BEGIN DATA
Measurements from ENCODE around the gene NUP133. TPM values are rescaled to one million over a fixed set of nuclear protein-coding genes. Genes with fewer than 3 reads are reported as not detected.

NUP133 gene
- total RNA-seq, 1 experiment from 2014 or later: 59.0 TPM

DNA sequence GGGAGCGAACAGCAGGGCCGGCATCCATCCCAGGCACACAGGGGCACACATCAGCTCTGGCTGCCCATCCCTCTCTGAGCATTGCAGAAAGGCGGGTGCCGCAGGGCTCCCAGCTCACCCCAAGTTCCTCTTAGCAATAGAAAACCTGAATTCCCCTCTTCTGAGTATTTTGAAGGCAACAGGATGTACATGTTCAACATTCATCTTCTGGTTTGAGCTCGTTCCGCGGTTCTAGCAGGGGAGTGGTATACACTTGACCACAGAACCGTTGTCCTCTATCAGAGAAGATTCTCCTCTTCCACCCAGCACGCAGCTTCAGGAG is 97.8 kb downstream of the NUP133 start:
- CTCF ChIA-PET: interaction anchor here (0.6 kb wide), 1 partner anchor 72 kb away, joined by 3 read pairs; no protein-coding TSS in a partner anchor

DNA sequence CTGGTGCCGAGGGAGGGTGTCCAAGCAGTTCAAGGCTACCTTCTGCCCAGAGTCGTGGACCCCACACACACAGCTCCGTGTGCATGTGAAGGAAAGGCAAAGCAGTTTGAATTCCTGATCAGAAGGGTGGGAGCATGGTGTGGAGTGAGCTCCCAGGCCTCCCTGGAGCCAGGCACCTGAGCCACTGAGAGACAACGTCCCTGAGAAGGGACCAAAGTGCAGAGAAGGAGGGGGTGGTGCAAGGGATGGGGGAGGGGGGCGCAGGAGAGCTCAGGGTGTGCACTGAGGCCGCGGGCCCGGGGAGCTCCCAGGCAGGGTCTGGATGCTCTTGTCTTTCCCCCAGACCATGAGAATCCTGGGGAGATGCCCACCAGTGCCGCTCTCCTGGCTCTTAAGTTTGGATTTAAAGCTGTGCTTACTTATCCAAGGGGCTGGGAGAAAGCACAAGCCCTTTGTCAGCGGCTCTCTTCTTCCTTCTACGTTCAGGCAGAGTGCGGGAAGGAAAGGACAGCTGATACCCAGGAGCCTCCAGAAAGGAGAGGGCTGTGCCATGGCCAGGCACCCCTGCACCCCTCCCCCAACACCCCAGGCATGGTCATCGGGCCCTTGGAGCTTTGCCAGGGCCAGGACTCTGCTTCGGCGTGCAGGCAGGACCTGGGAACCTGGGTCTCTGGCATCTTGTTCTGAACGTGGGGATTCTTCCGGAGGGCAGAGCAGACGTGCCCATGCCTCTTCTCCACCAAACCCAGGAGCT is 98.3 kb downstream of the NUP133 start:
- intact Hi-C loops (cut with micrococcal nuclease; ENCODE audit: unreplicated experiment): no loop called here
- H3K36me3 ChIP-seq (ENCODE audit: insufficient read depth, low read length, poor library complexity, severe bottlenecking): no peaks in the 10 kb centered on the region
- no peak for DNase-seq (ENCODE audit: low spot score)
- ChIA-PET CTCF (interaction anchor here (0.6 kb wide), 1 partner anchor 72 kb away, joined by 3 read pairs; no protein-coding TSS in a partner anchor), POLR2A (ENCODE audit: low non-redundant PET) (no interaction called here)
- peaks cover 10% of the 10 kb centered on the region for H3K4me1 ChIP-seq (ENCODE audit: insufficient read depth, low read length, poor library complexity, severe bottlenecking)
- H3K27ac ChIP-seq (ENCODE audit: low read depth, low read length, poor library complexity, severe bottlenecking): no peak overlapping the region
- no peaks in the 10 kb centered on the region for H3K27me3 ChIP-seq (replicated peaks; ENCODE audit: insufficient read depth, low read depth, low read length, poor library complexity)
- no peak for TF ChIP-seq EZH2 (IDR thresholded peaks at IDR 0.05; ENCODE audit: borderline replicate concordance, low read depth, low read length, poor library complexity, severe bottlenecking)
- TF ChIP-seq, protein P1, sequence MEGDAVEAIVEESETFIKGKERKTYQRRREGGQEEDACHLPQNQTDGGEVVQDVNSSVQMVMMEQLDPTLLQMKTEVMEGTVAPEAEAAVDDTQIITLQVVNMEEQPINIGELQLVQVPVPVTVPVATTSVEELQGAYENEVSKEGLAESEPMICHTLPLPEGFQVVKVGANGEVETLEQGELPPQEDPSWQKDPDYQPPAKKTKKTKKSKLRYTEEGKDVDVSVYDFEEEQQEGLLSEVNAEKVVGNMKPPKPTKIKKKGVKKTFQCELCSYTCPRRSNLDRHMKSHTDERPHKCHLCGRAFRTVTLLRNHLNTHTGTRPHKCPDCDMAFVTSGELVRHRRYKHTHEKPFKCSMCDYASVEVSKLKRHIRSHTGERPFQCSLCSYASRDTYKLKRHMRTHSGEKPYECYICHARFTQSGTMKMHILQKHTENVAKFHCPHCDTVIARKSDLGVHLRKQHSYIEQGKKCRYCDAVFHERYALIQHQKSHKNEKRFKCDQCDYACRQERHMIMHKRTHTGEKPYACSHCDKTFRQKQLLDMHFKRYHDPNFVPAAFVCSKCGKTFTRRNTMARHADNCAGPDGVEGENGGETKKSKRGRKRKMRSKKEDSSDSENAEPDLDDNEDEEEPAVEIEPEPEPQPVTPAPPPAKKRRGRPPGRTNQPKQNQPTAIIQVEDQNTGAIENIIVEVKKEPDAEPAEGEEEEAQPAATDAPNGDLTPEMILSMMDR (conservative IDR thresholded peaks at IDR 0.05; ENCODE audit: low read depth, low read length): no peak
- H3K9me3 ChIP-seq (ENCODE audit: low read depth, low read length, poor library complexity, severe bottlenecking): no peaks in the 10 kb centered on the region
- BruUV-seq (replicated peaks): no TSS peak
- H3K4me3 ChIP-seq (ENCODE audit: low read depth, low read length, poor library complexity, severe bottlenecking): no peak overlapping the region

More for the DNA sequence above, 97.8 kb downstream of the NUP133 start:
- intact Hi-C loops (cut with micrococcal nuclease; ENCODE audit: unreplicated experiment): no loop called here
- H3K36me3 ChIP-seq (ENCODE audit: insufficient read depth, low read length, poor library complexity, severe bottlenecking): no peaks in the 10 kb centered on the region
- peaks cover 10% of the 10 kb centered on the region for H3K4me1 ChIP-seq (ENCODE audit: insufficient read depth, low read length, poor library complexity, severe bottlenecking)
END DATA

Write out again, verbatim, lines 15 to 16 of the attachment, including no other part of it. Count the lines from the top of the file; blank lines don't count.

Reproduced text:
- TF ChIP-seq, protein P1, sequence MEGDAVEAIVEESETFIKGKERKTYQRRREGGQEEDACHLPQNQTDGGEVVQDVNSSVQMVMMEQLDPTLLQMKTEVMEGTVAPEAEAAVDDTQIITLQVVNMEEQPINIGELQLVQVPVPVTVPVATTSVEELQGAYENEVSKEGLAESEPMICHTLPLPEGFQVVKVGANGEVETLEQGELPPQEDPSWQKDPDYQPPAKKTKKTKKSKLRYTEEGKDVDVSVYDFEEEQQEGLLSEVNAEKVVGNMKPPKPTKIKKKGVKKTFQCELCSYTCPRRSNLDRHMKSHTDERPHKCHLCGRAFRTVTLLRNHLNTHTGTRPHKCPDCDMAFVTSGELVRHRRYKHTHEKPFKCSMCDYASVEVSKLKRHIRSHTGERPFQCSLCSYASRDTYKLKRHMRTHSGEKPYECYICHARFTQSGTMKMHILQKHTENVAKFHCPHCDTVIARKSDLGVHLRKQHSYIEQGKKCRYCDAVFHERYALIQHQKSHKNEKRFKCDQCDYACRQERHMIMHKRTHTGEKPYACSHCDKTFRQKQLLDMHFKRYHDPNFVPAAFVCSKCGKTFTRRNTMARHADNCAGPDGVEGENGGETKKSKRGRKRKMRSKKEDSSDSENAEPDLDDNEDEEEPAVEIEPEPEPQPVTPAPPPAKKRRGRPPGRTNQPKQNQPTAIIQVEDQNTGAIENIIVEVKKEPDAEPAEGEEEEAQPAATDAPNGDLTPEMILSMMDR (conservative IDR thresholded peaks at IDR 0.05; ENCODE audit: low read depth, low read length): no peak
- H3K9me3 ChIP-seq (ENCODE audit: low read depth, low read length, poor library complexity, severe bottlenecking): no peaks in the 10 kb centered on the region